What exactly is wrongful dismissal?

An employer in the Province of Ontario has the right to terminate your employment.  I know, shocking right?  And you don’t have to have done anything wrong.  This is often surprising to people, and they immediately ask ‘why’:

• Why would my employer walk me out?

• Why haven’t they given me a reason for my termination? 

• Why am I the one being terminated?

The short answer is, your employer is not obligated to have a why, let alone tell you what it is. Also, your employer doesn’t have to tell you in advance, nor do they  have to give you a reason. The truth is, you may never know why you are ‘the one’.  So the next question inevitably is, was it wrongful dismissal?  The wrongful part of the dismissal (and what is often referred to as wrongful dismissal) occurs if an employer fails to provide you with proper notice or proper severance upon termination.

Being called into a meeting to be told your employment is terminated is difficult. Hands down, it will raise a ton of emotions and questions for you.  If you are asked to sign anything at the time of termination, please note you are ALWAYS entitled to seek independent legal advice first, and you should. And no, a quick internet search will not suffice.

Employment relationships are often complicated legal relationships. The best advice anyone could give you is to speak with a lawyer about  employment law and your termination.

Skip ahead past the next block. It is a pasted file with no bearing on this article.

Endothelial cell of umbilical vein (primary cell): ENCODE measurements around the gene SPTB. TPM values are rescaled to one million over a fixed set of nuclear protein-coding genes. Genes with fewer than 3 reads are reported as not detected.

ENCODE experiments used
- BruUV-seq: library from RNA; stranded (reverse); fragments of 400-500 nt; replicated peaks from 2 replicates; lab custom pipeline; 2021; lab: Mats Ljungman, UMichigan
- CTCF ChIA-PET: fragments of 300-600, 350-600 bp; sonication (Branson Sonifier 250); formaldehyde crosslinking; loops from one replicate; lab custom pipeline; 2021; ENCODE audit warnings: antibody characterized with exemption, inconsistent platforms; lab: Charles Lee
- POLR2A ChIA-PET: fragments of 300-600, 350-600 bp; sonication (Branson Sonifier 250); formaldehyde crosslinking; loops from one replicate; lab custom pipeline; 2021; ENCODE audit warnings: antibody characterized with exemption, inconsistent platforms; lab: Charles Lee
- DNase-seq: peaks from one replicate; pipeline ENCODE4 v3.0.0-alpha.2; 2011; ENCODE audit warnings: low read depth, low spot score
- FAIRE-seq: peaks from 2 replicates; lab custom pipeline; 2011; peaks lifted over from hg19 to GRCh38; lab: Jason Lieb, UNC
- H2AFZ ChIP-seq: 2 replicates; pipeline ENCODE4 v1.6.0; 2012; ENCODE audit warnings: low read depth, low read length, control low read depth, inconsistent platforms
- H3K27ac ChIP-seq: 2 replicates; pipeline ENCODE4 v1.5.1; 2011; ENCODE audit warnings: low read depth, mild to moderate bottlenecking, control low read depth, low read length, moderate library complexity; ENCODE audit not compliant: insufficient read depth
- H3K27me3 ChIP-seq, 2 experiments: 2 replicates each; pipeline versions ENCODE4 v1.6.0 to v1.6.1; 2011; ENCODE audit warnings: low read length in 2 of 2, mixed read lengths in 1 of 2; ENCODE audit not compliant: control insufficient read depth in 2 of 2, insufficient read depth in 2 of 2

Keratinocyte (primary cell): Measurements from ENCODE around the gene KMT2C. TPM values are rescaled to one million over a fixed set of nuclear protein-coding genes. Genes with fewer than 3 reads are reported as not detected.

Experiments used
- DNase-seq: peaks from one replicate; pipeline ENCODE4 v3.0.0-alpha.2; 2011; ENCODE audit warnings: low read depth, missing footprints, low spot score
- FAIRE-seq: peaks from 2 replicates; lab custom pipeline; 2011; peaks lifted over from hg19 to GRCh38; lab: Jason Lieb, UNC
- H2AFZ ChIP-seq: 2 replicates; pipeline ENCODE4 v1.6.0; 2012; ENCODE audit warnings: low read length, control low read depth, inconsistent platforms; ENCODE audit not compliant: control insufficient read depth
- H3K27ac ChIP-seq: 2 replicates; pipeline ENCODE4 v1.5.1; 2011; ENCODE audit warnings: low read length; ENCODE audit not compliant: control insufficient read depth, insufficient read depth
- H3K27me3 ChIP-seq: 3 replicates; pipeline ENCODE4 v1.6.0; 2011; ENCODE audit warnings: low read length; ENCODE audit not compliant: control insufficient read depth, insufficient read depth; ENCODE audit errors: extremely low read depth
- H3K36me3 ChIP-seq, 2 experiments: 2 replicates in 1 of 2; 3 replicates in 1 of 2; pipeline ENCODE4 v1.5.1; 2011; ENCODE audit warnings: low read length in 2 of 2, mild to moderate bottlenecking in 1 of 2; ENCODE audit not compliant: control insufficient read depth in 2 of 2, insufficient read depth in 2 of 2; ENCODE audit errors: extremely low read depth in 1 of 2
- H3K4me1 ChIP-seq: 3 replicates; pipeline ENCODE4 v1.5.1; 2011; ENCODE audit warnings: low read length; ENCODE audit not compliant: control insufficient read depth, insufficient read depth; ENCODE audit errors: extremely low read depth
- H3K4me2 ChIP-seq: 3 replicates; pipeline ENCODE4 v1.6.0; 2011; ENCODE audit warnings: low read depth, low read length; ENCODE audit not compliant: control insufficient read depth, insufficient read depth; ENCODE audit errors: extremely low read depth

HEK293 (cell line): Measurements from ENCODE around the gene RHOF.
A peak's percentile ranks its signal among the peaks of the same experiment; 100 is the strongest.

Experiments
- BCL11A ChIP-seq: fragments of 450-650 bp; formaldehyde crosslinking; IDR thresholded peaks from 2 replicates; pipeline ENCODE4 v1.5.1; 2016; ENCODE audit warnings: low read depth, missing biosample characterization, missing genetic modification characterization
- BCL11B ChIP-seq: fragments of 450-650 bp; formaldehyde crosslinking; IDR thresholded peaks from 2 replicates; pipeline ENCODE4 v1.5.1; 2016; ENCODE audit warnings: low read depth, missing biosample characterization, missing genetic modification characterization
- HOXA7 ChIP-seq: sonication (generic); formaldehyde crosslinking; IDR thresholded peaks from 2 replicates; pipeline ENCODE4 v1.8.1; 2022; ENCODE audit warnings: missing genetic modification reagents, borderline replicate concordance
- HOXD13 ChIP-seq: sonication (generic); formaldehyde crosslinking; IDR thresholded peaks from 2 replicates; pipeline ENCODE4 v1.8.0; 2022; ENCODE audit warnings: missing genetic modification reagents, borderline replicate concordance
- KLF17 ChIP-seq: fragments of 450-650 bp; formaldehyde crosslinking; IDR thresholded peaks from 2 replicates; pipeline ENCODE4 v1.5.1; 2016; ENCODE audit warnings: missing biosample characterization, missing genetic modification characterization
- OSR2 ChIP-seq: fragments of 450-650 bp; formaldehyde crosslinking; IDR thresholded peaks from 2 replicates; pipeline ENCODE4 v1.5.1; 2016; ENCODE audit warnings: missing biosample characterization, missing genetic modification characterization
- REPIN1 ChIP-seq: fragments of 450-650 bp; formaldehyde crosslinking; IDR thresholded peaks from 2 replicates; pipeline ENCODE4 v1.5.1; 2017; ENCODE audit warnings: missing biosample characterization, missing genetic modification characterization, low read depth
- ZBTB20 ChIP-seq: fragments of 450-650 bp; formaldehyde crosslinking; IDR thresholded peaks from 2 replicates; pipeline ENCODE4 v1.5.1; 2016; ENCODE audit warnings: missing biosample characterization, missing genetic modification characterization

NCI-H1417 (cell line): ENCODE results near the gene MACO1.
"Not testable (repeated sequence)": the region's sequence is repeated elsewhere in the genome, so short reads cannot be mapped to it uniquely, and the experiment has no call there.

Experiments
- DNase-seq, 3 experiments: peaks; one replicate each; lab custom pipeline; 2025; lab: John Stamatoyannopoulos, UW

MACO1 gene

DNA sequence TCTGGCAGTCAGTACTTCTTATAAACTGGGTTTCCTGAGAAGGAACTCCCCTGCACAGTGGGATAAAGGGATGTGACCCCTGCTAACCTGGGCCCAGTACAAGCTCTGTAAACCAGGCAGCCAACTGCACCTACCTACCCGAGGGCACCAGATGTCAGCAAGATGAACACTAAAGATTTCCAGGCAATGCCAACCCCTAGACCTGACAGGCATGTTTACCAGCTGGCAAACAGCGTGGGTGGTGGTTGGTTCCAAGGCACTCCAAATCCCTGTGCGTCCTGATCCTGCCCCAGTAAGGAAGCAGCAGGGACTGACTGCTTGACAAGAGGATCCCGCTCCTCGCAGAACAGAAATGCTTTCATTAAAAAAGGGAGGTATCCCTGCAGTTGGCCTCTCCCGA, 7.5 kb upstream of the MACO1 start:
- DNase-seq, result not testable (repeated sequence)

So now what?

If you signed an employment contract that contains a termination clause, then you may have already agreed to the amount of notice and severance that the employer owes to you.

Signing an employment contract with a termination clause will only be enforced by a judge if it is drafted properly. There are many cases in Ontario where judges have not enforced a termination clause because of issues with the language such as where the clause is too vague, or the clause potentially violates the Employment Standards Act (Ontario). A consultation with an employment lawyer will tell you whether the termination clause in your contract is enforceable.

Without an employment contract, you are generally entitled to reasonable notice under the common law.  This amount, or how the notice is to be calculated, depends on a number of factors that were set out by the Court in Bardal v. Globe and Mail Ltd., and include:

  • Type of work and degree of expertise or training
  • Length of service
  • Age of employee
  • Quantum of compensation
  • Availability of alternate employment
  • Circumstances surrounding the hiring of the employee

Through the application of these factors (since this 1960 case was decided) some general rules have emerged:

  • Reasonable notice may be upwards of one month notice per year of service
  • Notice periods are capped at 24 months
  • Longer notice periods for highly skilled and senior employees are reasonable
  • Longer notice periods for short-term employees
  • Employees close to retirement may be ‘bridged’ to age 65 or age of reasonable retirement  

However, keep in mind that the law is complex and the answer is based on all applicable employment court decisions, not just Bardal.  And then there is the issue of mitigation (link to JM blog post) which is a whole other story blog.


The material and information in this blog and this website are for general information only. They should not be relied on as legal advice or opinion. The authors make no claims, promises, or guarantees about the accuracy, completeness, or adequacy of any information referred to in this blog or its links. No person should act or refrain from acting in reliance on any information found on this website or blog. Readers should obtain appropriate professional advice from a lawyer duly licensed in the relevant jurisdiction.

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